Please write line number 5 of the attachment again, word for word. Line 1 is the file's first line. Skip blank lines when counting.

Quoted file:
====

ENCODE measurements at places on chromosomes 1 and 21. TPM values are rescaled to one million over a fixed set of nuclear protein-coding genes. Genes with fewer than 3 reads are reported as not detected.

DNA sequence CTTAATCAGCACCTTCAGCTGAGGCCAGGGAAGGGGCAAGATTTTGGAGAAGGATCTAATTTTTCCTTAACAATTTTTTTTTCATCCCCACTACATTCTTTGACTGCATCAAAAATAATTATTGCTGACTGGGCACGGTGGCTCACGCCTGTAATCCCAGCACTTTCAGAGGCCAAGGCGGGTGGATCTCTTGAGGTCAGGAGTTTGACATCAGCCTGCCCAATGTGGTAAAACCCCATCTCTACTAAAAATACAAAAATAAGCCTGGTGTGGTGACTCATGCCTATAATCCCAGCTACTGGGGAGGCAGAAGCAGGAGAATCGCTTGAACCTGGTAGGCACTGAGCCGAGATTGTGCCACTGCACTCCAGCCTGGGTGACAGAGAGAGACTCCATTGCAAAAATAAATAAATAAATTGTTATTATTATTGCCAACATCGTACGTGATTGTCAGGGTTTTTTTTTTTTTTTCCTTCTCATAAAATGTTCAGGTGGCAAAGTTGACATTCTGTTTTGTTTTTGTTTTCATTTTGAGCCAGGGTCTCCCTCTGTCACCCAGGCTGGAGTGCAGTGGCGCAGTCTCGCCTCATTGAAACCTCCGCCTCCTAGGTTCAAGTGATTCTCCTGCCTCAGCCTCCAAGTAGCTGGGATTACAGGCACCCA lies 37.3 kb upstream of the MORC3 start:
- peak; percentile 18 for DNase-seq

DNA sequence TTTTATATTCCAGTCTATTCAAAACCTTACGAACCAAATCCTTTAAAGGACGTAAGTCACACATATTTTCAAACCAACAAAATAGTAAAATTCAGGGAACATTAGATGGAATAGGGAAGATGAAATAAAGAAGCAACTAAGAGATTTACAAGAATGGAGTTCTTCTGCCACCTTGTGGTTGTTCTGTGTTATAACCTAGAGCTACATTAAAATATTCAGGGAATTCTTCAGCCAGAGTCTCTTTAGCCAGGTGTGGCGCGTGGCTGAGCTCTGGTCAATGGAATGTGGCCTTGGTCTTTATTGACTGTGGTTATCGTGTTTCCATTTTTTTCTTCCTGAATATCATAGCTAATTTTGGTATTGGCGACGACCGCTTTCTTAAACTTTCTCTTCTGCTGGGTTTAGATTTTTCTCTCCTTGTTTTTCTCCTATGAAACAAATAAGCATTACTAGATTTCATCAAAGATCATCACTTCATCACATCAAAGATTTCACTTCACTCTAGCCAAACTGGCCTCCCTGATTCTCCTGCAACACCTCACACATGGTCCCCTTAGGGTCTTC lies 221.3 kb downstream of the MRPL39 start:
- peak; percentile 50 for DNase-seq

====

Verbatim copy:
- peak; percentile 50 for DNase-seq